Imagine if everyone from every succesful game studio on the planet came together and said "right, let's make a game." The concoction they would create would look a bit like Dishonored.
It's pretty clear from the starting sequence that this game has been made by a rather talented bunch of people. How it, after the introductory sequence, simply thrusts a sword in your hand shows just how ambitious the creators of this game were.
The story, albeit not brilliant and quite predictable, is interesting and occasionally grabs your attention. However it isn't the story you'll want to sink your teeth into, but the setting. The steampunk-esque world Corvo inhabits is brilliantly put together and constantly demands your attention. Books fill you in on quite substantial amounts of genuinely interesting background story, while conversations pertaining to the world around you are quite often overheard.
Moving on, Dishonored's art style is incredible. The art director for the game won a BAFTA for outstanding art direction, and it shows. It looks as if Bioshock Infinite met Deus Ex and decided to have a baby, and then that baby then copulated with Half Life's City 17. It's superb.
I liked the graphics. A lot of people are saying that the graphics look "outdated" - first of all, that is untrue. The graphics are reasonably good for a 2012 title - the game uses the Unreal engine - but the fact that the graphics aren't outstandingly good is countered by the extraordinary artistic design. The game looks like an oil painting. (Practically every texture is hand painted) The lighting is sublime, and the fact that every location, from the grimy corpse ridden streets to the massive steel fortresses to the insides of the regal Victorian era houses, looks so beautifully hand crafted is enough to make this game one of the best looking games of the year.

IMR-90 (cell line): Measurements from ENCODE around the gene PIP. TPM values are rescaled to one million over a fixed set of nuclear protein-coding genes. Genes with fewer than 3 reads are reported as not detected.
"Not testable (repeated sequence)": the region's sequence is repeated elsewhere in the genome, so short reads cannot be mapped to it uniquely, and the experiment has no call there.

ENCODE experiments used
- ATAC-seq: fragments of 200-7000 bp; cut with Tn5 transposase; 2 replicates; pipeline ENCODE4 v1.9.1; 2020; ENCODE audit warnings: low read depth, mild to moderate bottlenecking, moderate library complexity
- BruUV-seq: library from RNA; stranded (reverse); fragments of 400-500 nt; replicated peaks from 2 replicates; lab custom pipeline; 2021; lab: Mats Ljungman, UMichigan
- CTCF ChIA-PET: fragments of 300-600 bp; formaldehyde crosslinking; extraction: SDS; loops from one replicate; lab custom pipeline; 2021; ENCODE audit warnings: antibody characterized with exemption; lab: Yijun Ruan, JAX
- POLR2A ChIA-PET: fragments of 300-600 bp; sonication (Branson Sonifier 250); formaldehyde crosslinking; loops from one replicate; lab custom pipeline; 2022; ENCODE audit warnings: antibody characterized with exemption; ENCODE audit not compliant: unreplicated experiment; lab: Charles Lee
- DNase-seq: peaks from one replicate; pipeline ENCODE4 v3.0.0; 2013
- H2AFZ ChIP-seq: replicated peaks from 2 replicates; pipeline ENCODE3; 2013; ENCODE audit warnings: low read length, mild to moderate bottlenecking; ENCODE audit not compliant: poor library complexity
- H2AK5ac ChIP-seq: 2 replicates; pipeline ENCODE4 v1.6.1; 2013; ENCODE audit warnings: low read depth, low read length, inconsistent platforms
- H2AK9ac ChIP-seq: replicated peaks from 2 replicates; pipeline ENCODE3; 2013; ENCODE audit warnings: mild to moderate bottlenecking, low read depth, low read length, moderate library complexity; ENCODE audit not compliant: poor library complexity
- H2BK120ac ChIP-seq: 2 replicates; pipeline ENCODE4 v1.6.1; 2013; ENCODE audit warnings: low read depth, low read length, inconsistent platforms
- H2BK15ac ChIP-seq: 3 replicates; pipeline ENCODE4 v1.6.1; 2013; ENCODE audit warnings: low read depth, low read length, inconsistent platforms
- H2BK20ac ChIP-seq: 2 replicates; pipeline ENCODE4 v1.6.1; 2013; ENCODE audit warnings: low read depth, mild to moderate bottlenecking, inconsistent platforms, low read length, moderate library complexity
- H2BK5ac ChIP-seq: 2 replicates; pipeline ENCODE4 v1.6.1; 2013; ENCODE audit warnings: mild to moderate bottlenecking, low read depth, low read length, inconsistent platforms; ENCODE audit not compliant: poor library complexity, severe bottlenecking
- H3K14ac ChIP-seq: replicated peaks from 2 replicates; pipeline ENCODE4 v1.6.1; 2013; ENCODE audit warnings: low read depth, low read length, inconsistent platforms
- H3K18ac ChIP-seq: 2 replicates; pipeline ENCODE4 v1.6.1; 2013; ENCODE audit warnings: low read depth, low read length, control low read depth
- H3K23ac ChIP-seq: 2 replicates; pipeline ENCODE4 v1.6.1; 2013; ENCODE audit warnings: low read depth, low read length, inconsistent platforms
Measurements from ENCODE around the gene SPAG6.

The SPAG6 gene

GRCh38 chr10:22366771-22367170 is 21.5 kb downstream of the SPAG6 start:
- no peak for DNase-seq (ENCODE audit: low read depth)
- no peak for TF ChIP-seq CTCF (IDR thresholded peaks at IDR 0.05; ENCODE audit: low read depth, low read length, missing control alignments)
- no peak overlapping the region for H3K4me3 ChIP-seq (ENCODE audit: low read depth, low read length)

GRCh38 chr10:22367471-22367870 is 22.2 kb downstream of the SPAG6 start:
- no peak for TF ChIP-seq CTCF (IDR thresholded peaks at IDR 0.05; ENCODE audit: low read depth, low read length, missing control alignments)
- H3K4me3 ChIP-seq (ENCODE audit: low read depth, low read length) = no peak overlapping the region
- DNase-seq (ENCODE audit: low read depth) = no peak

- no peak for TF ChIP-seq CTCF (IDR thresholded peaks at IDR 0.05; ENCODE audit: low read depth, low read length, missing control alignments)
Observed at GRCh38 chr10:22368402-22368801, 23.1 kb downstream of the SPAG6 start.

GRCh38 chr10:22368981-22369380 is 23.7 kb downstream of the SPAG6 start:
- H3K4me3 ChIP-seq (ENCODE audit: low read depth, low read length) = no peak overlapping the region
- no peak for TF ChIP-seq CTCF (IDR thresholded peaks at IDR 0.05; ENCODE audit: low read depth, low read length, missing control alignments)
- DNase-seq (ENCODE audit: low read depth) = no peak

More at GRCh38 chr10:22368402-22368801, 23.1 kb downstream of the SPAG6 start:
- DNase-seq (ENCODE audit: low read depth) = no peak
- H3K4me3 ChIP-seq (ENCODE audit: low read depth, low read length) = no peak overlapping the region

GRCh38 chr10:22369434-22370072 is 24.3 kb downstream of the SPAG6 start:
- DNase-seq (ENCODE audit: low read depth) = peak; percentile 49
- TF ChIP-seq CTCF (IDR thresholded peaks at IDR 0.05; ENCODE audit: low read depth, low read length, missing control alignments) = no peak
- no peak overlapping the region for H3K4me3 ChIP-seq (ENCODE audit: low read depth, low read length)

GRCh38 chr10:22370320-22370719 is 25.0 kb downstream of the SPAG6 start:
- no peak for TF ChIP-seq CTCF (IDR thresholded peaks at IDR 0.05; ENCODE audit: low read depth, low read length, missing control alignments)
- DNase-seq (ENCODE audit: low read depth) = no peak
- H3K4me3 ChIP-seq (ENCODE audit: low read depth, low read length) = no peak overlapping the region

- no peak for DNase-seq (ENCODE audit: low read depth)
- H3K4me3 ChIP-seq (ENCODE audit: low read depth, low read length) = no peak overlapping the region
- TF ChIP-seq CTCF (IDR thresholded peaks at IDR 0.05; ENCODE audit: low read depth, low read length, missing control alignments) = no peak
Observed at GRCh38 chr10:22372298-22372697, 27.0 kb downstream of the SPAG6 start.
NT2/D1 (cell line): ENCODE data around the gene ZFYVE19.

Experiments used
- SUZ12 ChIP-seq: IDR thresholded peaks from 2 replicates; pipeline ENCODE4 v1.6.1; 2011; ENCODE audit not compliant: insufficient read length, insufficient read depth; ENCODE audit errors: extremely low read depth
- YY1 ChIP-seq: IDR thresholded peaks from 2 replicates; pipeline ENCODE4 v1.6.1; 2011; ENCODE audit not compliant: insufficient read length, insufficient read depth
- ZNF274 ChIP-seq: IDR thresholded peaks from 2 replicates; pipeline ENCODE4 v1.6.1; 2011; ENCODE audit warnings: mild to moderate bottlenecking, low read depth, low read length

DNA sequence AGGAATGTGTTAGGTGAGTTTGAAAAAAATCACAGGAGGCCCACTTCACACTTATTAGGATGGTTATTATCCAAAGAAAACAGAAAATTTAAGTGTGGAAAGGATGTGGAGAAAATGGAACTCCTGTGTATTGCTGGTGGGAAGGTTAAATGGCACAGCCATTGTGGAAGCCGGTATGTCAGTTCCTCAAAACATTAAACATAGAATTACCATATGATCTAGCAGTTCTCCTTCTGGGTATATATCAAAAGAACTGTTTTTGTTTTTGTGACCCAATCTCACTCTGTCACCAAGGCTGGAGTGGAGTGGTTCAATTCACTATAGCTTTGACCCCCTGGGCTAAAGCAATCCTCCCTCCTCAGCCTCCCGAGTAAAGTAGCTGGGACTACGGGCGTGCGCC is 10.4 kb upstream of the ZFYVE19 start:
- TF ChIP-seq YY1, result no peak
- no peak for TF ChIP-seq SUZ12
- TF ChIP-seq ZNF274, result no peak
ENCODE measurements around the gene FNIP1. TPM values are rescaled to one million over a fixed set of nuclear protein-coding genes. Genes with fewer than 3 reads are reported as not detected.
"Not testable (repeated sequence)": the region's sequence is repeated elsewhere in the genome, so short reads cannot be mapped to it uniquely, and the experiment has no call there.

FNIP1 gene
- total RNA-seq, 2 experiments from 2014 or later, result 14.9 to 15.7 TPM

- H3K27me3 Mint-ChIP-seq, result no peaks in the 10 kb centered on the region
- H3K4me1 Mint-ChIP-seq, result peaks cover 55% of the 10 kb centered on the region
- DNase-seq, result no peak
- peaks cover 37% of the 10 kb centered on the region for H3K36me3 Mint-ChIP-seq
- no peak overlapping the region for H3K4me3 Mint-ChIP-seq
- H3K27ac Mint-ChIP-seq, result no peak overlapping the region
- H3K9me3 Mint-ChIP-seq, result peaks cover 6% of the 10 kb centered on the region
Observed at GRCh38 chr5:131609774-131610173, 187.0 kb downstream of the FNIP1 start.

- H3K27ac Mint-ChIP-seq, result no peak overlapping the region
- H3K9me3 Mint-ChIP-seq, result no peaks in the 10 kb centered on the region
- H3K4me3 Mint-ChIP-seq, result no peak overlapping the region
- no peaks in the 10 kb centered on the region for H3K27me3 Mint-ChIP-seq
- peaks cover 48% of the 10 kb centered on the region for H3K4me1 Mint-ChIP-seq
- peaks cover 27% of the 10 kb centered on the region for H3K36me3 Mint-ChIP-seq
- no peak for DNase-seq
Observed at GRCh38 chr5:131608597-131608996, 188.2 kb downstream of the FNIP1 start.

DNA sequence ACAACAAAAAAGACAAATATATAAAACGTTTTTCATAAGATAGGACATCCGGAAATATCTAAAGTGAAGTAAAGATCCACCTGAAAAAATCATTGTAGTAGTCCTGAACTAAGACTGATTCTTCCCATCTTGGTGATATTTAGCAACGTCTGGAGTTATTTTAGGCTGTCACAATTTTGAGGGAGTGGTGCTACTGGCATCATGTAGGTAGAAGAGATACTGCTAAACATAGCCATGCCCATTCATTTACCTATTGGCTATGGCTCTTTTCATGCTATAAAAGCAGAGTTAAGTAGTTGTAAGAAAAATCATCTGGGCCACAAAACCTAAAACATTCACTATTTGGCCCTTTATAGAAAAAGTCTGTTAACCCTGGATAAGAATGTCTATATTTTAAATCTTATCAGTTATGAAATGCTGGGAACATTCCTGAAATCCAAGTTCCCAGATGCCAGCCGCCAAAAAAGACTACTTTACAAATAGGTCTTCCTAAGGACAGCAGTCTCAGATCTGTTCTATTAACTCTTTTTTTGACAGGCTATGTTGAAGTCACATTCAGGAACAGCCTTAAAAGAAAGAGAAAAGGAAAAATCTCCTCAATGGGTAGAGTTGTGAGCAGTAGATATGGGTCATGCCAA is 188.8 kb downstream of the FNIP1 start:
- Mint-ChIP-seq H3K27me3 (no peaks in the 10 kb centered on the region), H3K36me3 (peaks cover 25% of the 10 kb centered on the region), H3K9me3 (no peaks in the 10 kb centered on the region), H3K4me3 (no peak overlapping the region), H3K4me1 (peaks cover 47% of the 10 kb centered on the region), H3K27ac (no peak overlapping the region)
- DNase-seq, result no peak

But what really shines above all is the level design. If you've heard that finding alternate pathways in this game is a bit like DX:HR then you'd be completely incorrect. The game doesn't just provide you with a series of vents; it provides you with practically endless alternatives. Every one of the 9 levels is basically a sandbox, so exploring them is fun and rewarding.
The problem with games nowadays is that developers want gamers to see everything they've made, providing you with few, if any, alternate pathways to completing a mission. With Dishonored, it's as if the developers didn't really care about you seeing anything they'd made - every time I went through a mission I'd find a completely different path, even if I was certain I'd found every nook and cranny there was to be found in my first play through.
The gameplay is phenomenal. Corvo moves in a remarkably smooth manner, and every action, from stabbing someone through the throat to jumping down from a rooftop, sliding underneath a table and climbing a building feel almost real. The combat is superlative. Crossing swords (haha), slashing someone's leg off, and countering a guard with a quick stab to the face feels not only incredibly rewarding, but very realistic as well. I think the diversity in the gameplay - you can go through the entire game without killing anyone - a true and much needed breath of fresh air.
To conclude, not only do I think this work of unbelievable genius is the best game of the year, I think it's one of the best games of the decade. Aside from everything I've written above, the one thing that Dishonored has that makes it a step up from any other competition is the fact that it is an absolute joy to play. If you're looking for a game that is incredible amounts of fun, as well as interesting and prodigiously well made, look no further than Dishonored.